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Idebenone protects against chemotherapy-induced skeletal muscle wasting and mitochondrial dysfunction in mice

J. Sorensen,1 C.A. Timpani,1 D. Campelj,1 A.C. Petersen,1,2,3 A. Hayes1,2,3 and E. Rybalka,1,2,3 1Centre for Chronic Disease, College of Health & Biomedicine, Victoria University, Melbourne, VIC 8001, Australia, 2Institute of Sport, Exercise & Active Living (ISEAL), Victoria University, Melbourne, VIC 8001, Australia and 3Australian Institute of Musculoskeletal Science (AIMSS), Western Health, Melbourne, VIC 3021, Australia.

Background: Cancer is the one of the leading causes of death worldwide with 2 in 3 men and 1 in 3 women being diagnosed before the age of 60. Chemotherapy is commonly used as a systemic anti-neoplastic treatment for cancer, but induces a wide variety of serious side-effects that complicate treatment; limit dosage and, therefore, therapeutic efficacy; and severely reduce patient quality of life both during and after treatment. Emerging data from our laboratory (Cheregi et al. 2015), and others (Gilliam & St. Clair, 2011), suggests that various chemotherapy agents induce skeletal muscle atrophy and wasting, of which mitochondrial dysfunction and ROS production are key features. Targeting the mitochondria with therapeutic intervention during the course of chemotherapy administration, could therefore, present a novel and effective treatment strategy against the side-effects of anti-cancer therapy. In this study we have investigated the effects of the platinum-based chemotherapeutic agent, Oxaliplatin, on the skeletal musculature (both at the whole body and fibre level) of mice; and the efficacy of the synthetic CoQ10 compound, Idebenone to protect skeletal muscle against chemotherapy-induced side-effects with a focus on mitochondrial metabolism as a precursor.

Method: Animal experimentation was approved by the Victoria University Animal Ethics Experimentation Committee and performed in accordance with the Australian Code of Practice for the Care and use of Animal for Scientific Purposes. In this study, 6 week old, male, Balb/C mice were treated with 6 intraperitoneal injections of Oxaliplatin (3mg/kg/d) over two weeks with and without Idebenone (200mg/kg/d). Prior to, and following the commencement of treatment, whole body metabolism and voluntary exercise capacity were assessed using Promethion metabolic cages (Sabel Systems, USA) for 24 hours. Body composition was also assessed using echoMRI. Thereafter, mice were anaesthetized via intraperitoneal injection of sodium pentobarbitone (60mg/kg) and the flexor digitorum brevis (FDB) removed. The FDB was triturated to isolate individual fibres and analysed for viability via MitoTracker staining and ROS production via MitoSox staining (all Molecular Probes).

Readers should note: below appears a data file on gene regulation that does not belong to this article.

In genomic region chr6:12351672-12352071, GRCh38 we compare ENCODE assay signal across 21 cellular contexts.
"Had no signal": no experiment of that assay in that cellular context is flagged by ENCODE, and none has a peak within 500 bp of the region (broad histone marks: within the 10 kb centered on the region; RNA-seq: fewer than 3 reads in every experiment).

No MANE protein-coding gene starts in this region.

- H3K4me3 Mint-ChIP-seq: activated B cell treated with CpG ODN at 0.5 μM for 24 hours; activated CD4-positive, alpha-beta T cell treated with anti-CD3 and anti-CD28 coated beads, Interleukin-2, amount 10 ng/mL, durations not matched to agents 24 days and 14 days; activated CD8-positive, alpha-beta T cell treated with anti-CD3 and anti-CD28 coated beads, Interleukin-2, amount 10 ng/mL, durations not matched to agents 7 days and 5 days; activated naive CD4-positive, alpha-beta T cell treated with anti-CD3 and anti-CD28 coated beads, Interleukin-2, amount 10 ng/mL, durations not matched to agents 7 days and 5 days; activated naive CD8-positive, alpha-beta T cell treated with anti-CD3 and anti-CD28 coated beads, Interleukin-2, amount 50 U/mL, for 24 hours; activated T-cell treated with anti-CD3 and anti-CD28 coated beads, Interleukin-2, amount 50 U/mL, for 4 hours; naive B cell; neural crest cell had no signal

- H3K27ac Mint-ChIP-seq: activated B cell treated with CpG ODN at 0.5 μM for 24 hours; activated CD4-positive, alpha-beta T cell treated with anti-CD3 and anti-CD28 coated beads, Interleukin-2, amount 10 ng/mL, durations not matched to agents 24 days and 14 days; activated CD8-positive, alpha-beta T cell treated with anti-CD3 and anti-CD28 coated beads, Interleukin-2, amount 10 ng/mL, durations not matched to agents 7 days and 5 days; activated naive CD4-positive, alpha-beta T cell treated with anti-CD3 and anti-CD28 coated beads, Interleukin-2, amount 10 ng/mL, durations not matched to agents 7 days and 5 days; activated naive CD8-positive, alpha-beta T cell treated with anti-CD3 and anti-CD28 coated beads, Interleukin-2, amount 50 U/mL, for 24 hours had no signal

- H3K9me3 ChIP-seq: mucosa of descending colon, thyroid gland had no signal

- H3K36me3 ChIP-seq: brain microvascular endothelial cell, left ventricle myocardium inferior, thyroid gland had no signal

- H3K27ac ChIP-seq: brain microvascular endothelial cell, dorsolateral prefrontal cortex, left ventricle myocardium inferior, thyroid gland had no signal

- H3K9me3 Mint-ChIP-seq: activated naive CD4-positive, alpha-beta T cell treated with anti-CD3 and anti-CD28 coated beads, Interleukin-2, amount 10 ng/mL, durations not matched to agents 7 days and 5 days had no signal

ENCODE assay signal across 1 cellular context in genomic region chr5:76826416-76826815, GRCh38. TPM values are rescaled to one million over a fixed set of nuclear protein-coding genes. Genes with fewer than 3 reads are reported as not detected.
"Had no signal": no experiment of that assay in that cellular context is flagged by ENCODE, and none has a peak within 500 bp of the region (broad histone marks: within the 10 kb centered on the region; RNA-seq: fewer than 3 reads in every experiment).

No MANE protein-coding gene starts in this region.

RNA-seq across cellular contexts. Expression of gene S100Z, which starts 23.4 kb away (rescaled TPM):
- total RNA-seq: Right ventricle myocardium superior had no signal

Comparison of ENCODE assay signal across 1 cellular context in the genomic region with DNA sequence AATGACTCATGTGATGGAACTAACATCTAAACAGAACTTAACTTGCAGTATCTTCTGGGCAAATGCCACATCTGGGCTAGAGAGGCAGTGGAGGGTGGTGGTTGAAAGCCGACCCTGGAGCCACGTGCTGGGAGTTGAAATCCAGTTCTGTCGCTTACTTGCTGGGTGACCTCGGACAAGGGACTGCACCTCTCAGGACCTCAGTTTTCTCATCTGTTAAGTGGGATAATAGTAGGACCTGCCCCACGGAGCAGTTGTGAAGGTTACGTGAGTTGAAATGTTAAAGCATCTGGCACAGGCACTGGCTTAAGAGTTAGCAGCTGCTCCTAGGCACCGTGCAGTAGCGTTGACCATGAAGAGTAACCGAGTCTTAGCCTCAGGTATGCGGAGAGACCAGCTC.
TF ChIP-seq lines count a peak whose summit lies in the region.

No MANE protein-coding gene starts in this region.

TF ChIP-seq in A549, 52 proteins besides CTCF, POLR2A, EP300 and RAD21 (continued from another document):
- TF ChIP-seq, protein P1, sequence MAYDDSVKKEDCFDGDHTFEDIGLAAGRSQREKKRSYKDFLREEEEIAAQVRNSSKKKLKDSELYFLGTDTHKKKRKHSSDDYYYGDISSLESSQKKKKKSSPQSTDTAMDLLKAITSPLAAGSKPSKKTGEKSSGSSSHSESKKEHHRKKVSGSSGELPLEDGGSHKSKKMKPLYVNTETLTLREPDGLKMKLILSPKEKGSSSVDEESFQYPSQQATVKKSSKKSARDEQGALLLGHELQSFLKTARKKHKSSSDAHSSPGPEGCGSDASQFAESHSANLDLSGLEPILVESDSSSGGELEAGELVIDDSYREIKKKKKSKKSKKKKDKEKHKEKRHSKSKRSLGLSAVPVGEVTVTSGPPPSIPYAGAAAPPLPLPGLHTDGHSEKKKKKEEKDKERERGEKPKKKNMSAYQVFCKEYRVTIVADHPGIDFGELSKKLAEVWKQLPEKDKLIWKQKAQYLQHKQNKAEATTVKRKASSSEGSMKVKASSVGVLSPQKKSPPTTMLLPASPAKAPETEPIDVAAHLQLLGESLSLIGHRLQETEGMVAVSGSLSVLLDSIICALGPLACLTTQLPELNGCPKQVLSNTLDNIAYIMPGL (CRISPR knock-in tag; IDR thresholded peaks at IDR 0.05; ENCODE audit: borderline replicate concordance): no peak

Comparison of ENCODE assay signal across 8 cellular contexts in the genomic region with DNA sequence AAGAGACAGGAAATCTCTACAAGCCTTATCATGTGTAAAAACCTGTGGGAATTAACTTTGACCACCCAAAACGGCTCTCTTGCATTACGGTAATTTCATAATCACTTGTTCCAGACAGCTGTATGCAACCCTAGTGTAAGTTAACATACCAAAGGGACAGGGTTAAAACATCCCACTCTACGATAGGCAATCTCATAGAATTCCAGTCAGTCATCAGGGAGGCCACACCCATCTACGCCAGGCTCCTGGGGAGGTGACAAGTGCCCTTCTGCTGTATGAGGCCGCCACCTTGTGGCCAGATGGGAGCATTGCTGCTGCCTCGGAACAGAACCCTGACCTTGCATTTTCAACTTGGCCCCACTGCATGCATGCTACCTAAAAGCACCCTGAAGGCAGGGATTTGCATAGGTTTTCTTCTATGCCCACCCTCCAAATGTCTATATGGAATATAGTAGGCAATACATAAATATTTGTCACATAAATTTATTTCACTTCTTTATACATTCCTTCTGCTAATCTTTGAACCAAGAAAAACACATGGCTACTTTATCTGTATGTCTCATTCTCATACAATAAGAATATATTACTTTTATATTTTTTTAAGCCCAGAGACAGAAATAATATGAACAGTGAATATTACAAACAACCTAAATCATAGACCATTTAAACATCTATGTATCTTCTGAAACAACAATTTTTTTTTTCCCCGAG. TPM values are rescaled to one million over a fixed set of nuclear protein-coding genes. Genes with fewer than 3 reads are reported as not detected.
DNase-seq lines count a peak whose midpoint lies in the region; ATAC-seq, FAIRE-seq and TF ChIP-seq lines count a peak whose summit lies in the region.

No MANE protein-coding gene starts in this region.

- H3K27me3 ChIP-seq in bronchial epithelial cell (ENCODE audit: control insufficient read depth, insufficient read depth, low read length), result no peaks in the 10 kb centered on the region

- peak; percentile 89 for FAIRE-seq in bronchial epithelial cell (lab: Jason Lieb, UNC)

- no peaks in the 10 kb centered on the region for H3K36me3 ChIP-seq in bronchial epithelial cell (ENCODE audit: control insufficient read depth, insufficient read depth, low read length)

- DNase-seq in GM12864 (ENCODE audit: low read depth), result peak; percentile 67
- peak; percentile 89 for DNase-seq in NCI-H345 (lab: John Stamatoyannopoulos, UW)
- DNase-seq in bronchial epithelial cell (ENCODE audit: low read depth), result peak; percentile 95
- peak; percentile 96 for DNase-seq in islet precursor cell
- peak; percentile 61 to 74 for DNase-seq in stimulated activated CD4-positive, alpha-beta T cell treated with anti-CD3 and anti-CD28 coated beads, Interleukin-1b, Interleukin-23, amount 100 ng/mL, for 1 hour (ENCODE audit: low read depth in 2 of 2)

Results: Oxaliplatin treated mice showed a 10% total body weight reduction and lean muscle mass loss of 20% (P=<0.05). Oxaliplatin also considerably reduced mitochondrial viability (P=<0.01) and increased mitochondrial ROS production by ∼40% (P=<0.01). However, concomitant treatment of Idebenone with Oxaliplatin elicited significant protection against reduced mitochondrial viability largely returning it to control levels (P=<0.001). Concomitant therapy with Idebenone also protected the skeletal musculature against excess mitochondrial ROS production (P=<0.05) and total body, lean muscle and fat mass loss (P=<0.01) with co-treatment groups maintaining control levels. No significant difference was observed between the average kilojoules burnt per hour between treatment and/or control groups.

Conclusion: This study is the first to investigate the effects of Oxaliplatin, both alone and in addition to Idebenone co-therapy on the skeletal muscle, and more specifically, mitochondrial viability and function. Our results show that Idebenone protects against Oxaliplatin-induced mitochondrial toxicity and ROS production as well as against lean muscle and fat mass loss. These results suggest that Idebenone could be a useful adjunct treatment against the deleterious side-effects associated with Oxaliplatin treatment, improving patient quality of life and reducing post-treatment co-morbidities.

Cheregi BC, Timpani C, Nurgali K, Hayes A & Rybalka E. (2015). G.P.54 - Chemotherapy-induced mitochondrial respiratory dysfunction, oxidant production and death in healthy skeletal muscle C2C12 myoblast and myotube models. Neuromusc Disord 25 Suppl. 2, S202.

Gilliam LA & St Clair DK. (2011). Chemotherapy-induced weakness and fatigue in skeletal muscle: the role of oxidative stress. Antiox Redox Signal 15, 2543-2563.